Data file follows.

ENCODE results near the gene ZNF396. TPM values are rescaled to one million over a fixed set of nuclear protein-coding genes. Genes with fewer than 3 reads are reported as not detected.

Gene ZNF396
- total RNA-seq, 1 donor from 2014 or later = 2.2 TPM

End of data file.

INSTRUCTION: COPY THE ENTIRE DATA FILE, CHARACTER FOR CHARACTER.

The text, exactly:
ENCODE results near the gene ZNF396. TPM values are rescaled to one million over a fixed set of nuclear protein-coding genes. Genes with fewer than 3 reads are reported as not detected.

Gene ZNF396
- total RNA-seq, 1 donor from 2014 or later = 2.2 TPM